“Overgrooming” and what’s behind it

Cats are clean animals and clean themselves regularly and extensively. However, too frequent grooming can also be a response to persistent stress in cats. When is a cat’s cleaning behavior still normal, when is there a serious disorder behind it? Only those who closely watch their animals can tell the difference.

Cat experts call this phenomenon when cats groom themselves compulsively Grooming. Excessive cleanliness also affects people; it is best known to most under the keyword Compulsory washing be.

In cats, obsessive-compulsive behavior is often reflected in excessive personal hygiene. If a cat is badly affected, it cleans itself so intensively that bald spots appear in the fur.

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Excessive cleaning almost always has an emotional background. In addition, excessive cleaning behavior is used as a way to reduce stress that the animal can experience as a result of a previously undetected, untreated physical illness.

Cleaning is not just about cleanliness

Of course, not every cat that likes to clean itself automatically suffers from a disorder. Up to three hours of personal hygiene a day are considered standard among animal behavior experts. It is also normal for cats to groom themselves frequently, especially in summer: The moisture that evaporates on the fur provides short-term cooling.

Frequent cleaning of the fur also helps cats to protect themselves from environmental influences: When a cat brushes itself, the blood flow to its skin is stimulated. This encourages the sebum glands to secrete fat. The fat makes the fur supple and at the same time becomes resistant to moisture.

The cleaning also serves to maintain the very special scent that every cat sends to its environment. In order to be recognized by conspecifics, it is essential for the cat to regularly distribute its individual scent note over its entire body with the tongue.

If cats fall into a real cleaning frenzy and they are no longer easily distracted by it (for example by their favorite toys) this is a sign to be taken seriously.

Stress relief: This is why cleaning can become an addiction

A stronger blood circulation has a stress-reducing effect. A cat achieves this by cleaning itself intensively. Cats naturally use this trick to calm themselves down in stressful situations.

As long as this behavior is only specific to the situation, for example after a visit to the vet, it is normal and by no means compulsive.

Cleaning to reduce stress occurs more frequently in everyday life for some animals, less for others. For example, some domestic cats are frantically grooming themselves when they watch a bird outside but cannot get near it.

Grooming is then a kind of substitute act with which the animal can reduce the excess internal tension.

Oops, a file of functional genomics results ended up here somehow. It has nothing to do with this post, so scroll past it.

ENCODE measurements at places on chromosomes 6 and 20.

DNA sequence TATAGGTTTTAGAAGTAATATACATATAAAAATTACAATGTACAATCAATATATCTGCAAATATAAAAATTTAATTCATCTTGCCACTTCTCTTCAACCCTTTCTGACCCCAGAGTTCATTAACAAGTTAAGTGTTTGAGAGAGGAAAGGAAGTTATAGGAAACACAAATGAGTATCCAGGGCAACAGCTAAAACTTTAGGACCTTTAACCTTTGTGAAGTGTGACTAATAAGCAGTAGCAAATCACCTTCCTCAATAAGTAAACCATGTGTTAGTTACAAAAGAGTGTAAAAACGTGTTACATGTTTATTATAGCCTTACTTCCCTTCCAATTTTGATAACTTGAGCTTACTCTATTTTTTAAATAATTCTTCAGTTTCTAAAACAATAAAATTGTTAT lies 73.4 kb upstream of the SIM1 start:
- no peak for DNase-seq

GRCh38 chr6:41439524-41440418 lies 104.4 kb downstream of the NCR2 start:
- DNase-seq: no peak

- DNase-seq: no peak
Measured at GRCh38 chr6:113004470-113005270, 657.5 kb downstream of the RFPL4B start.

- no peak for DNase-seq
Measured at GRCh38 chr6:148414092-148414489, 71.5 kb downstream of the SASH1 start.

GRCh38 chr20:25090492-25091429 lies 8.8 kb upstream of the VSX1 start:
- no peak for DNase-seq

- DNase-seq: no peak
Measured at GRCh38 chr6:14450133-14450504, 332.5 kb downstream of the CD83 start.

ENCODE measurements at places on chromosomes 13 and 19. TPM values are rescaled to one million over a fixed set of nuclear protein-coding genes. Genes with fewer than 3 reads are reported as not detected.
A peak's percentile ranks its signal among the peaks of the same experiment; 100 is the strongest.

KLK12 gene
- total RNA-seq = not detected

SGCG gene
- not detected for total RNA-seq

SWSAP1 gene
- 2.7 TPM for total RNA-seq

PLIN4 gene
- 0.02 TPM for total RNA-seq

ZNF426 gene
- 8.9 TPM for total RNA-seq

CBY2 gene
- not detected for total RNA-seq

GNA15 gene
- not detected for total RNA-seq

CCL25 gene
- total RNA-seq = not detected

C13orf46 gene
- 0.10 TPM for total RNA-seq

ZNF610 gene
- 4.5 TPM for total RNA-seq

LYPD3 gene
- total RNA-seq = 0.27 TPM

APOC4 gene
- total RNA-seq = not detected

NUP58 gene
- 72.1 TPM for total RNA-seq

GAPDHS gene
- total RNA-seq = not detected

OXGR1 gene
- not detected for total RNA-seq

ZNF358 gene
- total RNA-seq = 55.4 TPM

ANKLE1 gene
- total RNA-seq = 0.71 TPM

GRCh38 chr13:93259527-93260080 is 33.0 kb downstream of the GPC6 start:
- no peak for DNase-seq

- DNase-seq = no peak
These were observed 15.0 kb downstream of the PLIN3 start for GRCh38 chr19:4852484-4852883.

Cat is constantly cleaning itself: this is to be done

If you notice over time that your own cat is constantly grooming itself, the first thing you should do is have a vet examine the cat. If there is an undetected illness that leads to stress in cats, this must be treated urgently. As a rule, compulsive cleaning disappears.

Health problems that encourage compulsive cleaning are often harmless: A mite infestation, for example, is a typical trigger. The skin irritation causes the animal to brush itself frequently because the saliva soothes the itching.

Cats can also react to pain and unrecognized allergies with frequent cleaning. If the vet cannot identify any organic causes, psychological triggers for the compulsive behavior should be considered.

What are the living conditions of such a cat like? Is it very hectic in your environment, for example do small children live in the house? Does the cat have a place of retreat where it can find peace?

Particularly sensitive cats are more likely to react by withdrawing and reducing stress by cleaning, while daring animals tend to be aggressive and their humans bite or scratch more often.

Psychological triggers for excessive cleaning instinct: Tracking down the triggers

If it turns out that the increased cleaning is not due to a physical illness, the owner should from now on observe the cat’s behavior closely.

It is best to make a note of the precise situations in which cleaning occurs for a few days. On the basis of these observations, conclusions can be drawn about possible stress triggers and these can be eliminated or reduced as far as possible.

By the way: Cats can also get depression! Our Depression test for cats helps you find out how your cat is feeling and whether they may be showing depressive behavior.

Featured Image: flickr.com / CC-BY-SA-2.0 / Woody Grooming 2009 / Douglas O’Brien

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